Foraging in autumn : my little loot of apples and pears …

Nuts are not the only freebies to be had in autumn. If one is lucky enough to accidentally stumble upon them or know exactly where to find them … then, autumn is also the season for some free apples or pears. Certainly they can be had for free where I am living in Lausanne.

Unfortunately, unlike the nuts … this year has not been a good year for apples as far as I am concerned. The apple trees close to home had either been cut just a few months ago so as to make way for the construction of new residential buildings … or … they bore very few apples (and were too high to pick easily).

Apple trees

Not giving up … while on a cycling excursion to look for mushrooms at Forêt du Jorat two weeks ago … I managed to persuade the hubby to make a brief stop at this place which I know has lots of apple trees to check out for apples to pick.

Apples

Unfortunately, although there were still plenty of apples for free picking … the look of the apples left much to be desired.

Apple

We did not find a single tree with decent-looking apples to pick. I do not mind some blotches … but these apples had looked very sick. So no free apples for me to get excited about … what a bummer! 😦

But that was not to say that I did not get to pick any free apples lah! Only that it was not enough for me to become excited about as I could count with both hands the number of free apples that I got to collect.

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For instance, there were these apple trees that I came across with lots of beautiful looking apples begging to be picked. However, despite them growing in an open area just next to the main road … I chose not to pluck any as I was not sure whether they belonged to a building located about 20 – 30 metres away.

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Instead, after having snapped some photos, I decided to pick only a few decent looking ones which had fallen to the ground next to the walking path to bring home … as it is legally permissible to do so.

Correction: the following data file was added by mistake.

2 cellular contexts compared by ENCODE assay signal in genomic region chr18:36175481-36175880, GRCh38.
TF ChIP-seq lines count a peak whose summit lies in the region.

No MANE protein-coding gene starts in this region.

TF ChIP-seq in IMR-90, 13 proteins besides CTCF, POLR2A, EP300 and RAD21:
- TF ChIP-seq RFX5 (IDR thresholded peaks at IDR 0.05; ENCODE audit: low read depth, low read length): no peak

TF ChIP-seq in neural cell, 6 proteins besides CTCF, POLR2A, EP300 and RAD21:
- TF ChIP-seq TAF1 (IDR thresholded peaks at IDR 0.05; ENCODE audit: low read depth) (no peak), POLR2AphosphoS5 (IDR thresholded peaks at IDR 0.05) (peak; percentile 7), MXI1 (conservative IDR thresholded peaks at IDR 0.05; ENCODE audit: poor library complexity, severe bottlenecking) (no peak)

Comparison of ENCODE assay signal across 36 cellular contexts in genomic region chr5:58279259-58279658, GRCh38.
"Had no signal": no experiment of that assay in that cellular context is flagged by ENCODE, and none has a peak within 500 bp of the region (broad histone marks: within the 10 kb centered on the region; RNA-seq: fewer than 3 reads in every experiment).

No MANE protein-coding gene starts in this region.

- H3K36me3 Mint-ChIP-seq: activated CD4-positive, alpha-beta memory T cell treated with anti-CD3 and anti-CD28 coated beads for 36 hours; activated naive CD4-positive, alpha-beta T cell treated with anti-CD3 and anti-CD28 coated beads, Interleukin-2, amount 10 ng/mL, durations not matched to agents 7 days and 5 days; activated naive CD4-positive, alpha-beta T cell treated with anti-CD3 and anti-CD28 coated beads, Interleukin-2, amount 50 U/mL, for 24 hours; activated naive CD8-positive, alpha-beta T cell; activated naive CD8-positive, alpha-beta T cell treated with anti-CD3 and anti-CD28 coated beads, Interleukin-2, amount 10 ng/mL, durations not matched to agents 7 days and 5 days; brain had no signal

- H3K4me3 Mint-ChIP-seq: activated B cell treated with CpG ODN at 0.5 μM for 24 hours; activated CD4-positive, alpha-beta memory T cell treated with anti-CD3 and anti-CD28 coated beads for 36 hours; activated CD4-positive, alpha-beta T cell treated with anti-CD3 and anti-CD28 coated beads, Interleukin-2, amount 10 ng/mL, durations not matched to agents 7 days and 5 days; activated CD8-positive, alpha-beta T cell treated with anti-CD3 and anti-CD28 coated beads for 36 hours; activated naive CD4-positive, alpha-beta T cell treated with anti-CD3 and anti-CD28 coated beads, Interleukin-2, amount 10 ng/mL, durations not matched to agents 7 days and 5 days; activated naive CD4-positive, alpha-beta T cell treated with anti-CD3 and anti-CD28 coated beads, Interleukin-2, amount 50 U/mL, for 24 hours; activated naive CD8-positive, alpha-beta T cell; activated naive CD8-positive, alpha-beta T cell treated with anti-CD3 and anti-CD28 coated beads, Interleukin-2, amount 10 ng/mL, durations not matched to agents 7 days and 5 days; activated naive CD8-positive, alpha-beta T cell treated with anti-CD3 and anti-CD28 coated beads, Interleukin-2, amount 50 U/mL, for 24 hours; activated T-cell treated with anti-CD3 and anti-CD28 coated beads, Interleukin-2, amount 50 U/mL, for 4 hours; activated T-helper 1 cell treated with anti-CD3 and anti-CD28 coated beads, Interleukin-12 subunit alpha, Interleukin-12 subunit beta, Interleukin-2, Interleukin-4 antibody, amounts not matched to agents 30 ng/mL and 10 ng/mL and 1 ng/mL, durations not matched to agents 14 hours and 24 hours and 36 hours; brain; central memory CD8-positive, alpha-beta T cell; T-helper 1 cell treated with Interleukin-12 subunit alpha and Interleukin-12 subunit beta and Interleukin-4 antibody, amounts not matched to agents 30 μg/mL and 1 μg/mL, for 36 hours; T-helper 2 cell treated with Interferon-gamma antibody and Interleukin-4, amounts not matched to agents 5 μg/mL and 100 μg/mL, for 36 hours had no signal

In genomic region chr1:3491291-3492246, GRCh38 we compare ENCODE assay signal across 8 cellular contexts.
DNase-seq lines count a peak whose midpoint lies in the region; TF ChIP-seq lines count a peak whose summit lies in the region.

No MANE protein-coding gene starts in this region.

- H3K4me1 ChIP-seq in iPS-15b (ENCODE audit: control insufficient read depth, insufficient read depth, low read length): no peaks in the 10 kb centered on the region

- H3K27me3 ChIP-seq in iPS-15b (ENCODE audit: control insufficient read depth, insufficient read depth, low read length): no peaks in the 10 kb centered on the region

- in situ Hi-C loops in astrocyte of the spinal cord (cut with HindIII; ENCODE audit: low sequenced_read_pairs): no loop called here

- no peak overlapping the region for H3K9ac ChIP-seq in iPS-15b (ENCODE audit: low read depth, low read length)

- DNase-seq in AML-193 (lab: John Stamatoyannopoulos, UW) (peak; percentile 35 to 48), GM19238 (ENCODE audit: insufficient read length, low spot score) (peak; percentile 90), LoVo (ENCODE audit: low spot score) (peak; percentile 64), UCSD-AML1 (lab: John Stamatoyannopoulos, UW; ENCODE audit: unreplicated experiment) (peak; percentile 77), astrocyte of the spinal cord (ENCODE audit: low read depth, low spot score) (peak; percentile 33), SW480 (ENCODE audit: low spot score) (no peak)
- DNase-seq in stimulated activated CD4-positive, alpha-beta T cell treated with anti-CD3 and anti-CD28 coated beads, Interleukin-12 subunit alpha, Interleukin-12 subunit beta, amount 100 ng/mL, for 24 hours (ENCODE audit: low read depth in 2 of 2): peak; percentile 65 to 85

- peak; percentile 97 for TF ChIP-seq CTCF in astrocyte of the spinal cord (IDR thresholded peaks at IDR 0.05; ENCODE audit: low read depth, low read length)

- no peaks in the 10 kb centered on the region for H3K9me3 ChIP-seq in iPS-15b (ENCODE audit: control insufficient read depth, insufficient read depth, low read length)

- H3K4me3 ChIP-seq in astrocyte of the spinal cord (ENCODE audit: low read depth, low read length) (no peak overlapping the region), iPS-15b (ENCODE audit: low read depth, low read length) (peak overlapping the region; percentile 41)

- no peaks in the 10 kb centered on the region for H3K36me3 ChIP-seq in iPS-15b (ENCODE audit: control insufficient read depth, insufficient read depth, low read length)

Apples

And I also picked a few that had fallen to the ground near the walking paths when we went to the village of Romainmôtier. There were many apple trees in that village … with a number of them growing next to public walking paths. It was either leaving them to rot on the ground … or picking a few to eat. So I chose to pick one from different varieties that I saw on the ground … as souvenirs from Romainmôtier ... and they were delicious! 🙂

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But the unexpected surprise this year was being able to pick these pears.

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I had noticed this very tall tree during one of our earlier cycling excursions to Chalet à Gobet … and I had always thought that it was an apple tree. It was only when I got to pick the fruit this year that I realised that it was, in fact, a pear tree! 🙂

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And just like the walnut tree near home which bore copious number of walnuts this year (there were hardly any walnuts on that tree last year) …  this pear tree appears to be enjoying the same bountiful supply of pears, too.

SAM_9677.AEvery single branches seemed to be covered with pears so that it was really incredible to see.

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If the pears had been red in colour like the apples, I believe that this tree would have look very red, indeed!

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As I walked  and cycled along the path next to the tall pear tree, it was difficult not to notice the many pears that had fallen from the tree, some of which had rolled down the slope to accumulate beside the walking path as well as on the road. They might not be very big and some might appear a little blotchy (as no pesticide has touched them) … but they were also lying there for free picking as long as one cares to spent time to select the good ones.

SAM_1005.ASo although we failed to come home with any apples during our cycling excursion to Forêt du Jorat two weeks ago  … we did come home with a basket full of pears. And this was in addition to the ones that I had picked from the same spot just two weeks earlier.

It would seem that my forage jaunts for nuts and fruits this autumn have been quite productive. However, my foraging is not over yet. There are still the mushrooms to forage for … and that is still an ongoing endeavour as long as weather permits!  🙂

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